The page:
Tucker (2006, Chap. 15, p. 177) wrote that “… on 4 August (1972) TF‐77 aircraft reported some two dozen explosions in a minefield near Hon La over a thirty‐second time span...Ultimately the Navy concluded that the explosions had been caused by the magnetic perturbations of solar storms, the most intense in more than two decades.”

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Re: Military Tech / Science

Post by Isgrimnur » Tue Dec 18, 2018 10:23 pm

V-280
Bell is reporting critical milestones in its V-280 next-generation tiltrotor flight test program. The V-280 is a current competitor in the U.S. Army’s Joint Multi-Role Technology Demonstrator (JMR-TD) program. The aircraft made is first flight a year ago, and in the past 12 months it has flown 85 hours and completed more than 180 rotor-turn hours. During flights, the V-280 has achieved 250 knots true airspeed, performed 50-degree banked turns at 200 knots, demonstrated a climb rate of 4,500 feet per minute and sustained flight at 11,500 feet, and flown a single ferry flight of over 370 miles.

The aircraft also has successfully demonstrated in-flight transitions between cruise mode and vertical takeoff and landing and low and high-speed agility with fly-by-wire controls. In the coming months, Bell said the V-280 will continue to expand its flight test envelope including full speed in forward cruise flight and low-speed agility tests.
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Re: Military Tech / Science

Post by Sepiche » Wed Dec 19, 2018 12:10 pm

Excellent, our vertibirds are coming along nicely... just need that powered armor program to start making some breakthroughs...

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Re: Military Tech / Science

Post by Isgrimnur » Wed Dec 19, 2018 12:28 pm

Military.com
The U.S. Army is stepping up efforts to develop soldier-worn exoskeletons designed to relieve some of the burdensome weight that combat troops carry into battle.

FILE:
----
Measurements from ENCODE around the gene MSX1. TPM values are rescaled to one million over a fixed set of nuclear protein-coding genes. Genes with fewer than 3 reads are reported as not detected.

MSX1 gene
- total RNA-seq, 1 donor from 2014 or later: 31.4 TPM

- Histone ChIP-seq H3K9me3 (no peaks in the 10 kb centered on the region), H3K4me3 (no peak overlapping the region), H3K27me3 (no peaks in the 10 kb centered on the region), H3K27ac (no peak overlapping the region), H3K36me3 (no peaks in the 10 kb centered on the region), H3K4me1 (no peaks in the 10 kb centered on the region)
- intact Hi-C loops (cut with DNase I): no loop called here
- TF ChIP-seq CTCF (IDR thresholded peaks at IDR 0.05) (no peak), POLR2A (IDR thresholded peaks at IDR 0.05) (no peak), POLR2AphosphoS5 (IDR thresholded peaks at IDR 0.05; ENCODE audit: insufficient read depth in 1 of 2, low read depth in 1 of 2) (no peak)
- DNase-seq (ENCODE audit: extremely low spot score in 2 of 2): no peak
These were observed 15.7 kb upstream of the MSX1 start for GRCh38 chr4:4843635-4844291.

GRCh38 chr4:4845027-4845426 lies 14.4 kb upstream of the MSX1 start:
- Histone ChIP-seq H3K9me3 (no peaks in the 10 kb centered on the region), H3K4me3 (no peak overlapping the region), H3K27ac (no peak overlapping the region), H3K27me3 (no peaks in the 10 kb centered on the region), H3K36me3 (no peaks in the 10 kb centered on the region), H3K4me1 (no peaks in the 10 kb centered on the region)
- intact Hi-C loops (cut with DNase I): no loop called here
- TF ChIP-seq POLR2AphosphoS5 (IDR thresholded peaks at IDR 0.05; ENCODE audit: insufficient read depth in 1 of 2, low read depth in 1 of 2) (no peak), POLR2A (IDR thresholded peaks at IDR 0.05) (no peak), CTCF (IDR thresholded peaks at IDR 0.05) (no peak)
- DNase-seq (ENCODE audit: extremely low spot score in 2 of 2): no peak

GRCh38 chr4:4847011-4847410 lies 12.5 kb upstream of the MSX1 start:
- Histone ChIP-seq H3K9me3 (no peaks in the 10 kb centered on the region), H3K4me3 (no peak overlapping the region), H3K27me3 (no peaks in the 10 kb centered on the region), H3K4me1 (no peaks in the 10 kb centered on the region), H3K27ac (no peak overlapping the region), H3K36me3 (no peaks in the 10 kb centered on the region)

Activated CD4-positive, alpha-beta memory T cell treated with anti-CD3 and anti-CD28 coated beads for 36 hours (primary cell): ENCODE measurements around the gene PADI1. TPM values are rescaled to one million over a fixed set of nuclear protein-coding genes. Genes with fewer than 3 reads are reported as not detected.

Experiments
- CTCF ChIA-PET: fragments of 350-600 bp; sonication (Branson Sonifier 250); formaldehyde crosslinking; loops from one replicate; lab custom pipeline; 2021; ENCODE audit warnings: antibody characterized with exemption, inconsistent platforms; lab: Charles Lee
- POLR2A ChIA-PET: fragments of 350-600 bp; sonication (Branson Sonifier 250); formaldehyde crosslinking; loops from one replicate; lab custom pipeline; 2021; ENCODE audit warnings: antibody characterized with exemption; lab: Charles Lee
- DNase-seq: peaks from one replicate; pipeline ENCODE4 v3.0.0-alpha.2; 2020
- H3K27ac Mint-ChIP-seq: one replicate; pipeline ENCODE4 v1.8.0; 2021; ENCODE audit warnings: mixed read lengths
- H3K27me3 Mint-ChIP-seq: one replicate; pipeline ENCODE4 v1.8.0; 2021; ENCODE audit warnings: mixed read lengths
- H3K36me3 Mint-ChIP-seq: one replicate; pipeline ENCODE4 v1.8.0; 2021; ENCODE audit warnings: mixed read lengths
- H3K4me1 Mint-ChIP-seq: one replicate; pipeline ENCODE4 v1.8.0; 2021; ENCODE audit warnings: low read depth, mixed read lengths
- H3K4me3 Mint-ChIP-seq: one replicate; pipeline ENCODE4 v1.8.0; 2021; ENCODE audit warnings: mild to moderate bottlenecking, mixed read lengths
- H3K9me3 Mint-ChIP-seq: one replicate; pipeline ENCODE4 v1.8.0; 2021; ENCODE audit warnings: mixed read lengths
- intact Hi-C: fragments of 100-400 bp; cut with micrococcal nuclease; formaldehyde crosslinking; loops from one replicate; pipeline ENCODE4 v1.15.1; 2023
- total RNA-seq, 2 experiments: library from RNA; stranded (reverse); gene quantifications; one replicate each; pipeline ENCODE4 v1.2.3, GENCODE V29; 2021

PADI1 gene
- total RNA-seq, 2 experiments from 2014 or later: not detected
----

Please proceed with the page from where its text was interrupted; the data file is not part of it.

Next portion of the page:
In mid-December, Army researchers and soldier equipment officials held a three-day exoskeleton event at Fort Drum, New York, known as a User Touch Point event, that allowed technology vendors, requirement developers and engineers to gain soldier insights on current exoskeleton technology, such as Lockheed Martin's ONYX system.

The event came on the heels of a $6.9 million Army contract to Lockheed Martin to improve OYNX, a powered, lower-body exoskeleton designed to increase a soldier's strength and endurance.

OYNX uses electro-mechanical knee actuators, special sensors and an artificial intelligence computer to become familiar with the user's movements and apply the right torque at the right time to assist with walking up steep inclines and lifting or dragging heavy loads, according to a Nov. 29 Lockheed press release announcing the contract award.

The three-day User Touch Point event helped vendors that are developing future technology understand, from a soldier’s perspective, how exoskeletons can be used in a tactical environment, James Mingo, a senior military analyst at Training and Doctrine Command, said in an Army press release.

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Re: Military Tech / Science

Post by Max Peck » Wed Dec 26, 2018 10:56 am

Putin says Russia is ready to deploy new hypersonic nuclear missile
President Vladimir Putin said on Wednesday that Russia would deploy its first regiment of hypersonic nuclear-capable missiles next year, saying the move meant his country now had a new type of strategic weapon.

Putin was speaking after overseeing what the Kremlin said was a pre-deployment test of the new missile system, called Avangard.

“This test, which has just finished, ended with complete success,” Putin told a government meeting.

“From next year, 2019, Russia’s armed forces will get the new intercontinental strategic system Avangard ... It’s a big moment in the life of the armed forces and in the life of the country. Russia has obtained a new type of strategic weapon.”

Russia has said the new missile system, one of several new weapons Putin announced in March, is highly maneuverable, allowing it to easily evade missile defense systems.